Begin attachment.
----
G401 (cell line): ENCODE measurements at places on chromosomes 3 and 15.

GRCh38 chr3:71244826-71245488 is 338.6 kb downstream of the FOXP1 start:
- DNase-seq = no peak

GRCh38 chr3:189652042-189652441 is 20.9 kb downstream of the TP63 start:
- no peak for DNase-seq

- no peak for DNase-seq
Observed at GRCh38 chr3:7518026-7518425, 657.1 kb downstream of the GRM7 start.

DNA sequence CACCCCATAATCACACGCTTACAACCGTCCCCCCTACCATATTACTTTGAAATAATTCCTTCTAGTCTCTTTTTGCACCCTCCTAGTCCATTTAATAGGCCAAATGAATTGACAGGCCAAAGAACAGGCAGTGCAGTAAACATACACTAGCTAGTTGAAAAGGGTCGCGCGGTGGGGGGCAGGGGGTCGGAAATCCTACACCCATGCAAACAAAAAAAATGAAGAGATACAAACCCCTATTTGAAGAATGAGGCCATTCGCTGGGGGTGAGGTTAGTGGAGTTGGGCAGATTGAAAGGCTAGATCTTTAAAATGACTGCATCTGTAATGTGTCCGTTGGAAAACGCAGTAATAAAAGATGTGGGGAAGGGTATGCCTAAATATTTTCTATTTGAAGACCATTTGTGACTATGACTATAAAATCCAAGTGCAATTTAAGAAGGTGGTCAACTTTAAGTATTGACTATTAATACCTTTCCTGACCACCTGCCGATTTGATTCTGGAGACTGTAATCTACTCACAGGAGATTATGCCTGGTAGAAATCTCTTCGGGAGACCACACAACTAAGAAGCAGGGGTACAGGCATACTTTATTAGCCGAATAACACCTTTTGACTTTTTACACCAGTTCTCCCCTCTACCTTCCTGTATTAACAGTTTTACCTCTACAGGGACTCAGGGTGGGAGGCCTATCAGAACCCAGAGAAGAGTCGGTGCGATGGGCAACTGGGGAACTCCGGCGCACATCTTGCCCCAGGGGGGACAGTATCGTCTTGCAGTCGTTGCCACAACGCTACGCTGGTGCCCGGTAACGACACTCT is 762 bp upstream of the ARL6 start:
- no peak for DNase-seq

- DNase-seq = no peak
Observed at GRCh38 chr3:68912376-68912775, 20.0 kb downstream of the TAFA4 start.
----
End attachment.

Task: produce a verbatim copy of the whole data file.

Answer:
G401 (cell line): ENCODE measurements at places on chromosomes 3 and 15.

GRCh38 chr3:71244826-71245488 is 338.6 kb downstream of the FOXP1 start:
- DNase-seq = no peak

GRCh38 chr3:189652042-189652441 is 20.9 kb downstream of the TP63 start:
- no peak for DNase-seq

- no peak for DNase-seq
Observed at GRCh38 chr3:7518026-7518425, 657.1 kb downstream of the GRM7 start.

DNA sequence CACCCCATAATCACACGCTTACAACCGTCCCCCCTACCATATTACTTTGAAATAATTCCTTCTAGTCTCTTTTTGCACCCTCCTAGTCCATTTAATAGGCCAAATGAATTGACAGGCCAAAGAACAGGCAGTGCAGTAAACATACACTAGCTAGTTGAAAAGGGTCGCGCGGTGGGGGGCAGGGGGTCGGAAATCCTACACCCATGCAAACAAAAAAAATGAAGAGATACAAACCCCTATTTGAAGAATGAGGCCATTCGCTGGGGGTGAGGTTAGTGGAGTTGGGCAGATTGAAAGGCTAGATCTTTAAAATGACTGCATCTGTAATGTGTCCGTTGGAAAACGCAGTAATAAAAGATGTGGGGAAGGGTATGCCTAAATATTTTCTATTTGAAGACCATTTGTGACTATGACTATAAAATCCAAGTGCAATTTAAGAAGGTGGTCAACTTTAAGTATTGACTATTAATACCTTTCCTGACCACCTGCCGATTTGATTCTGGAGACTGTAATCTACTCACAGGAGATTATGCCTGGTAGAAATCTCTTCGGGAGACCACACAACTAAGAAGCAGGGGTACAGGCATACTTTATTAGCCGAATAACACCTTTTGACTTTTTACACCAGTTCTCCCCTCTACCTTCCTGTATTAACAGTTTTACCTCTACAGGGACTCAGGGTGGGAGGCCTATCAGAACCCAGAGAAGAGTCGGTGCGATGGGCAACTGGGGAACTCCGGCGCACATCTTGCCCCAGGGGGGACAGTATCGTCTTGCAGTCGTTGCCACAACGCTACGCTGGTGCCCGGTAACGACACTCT is 762 bp upstream of the ARL6 start:
- no peak for DNase-seq

- DNase-seq = no peak
Observed at GRCh38 chr3:68912376-68912775, 20.0 kb downstream of the TAFA4 start.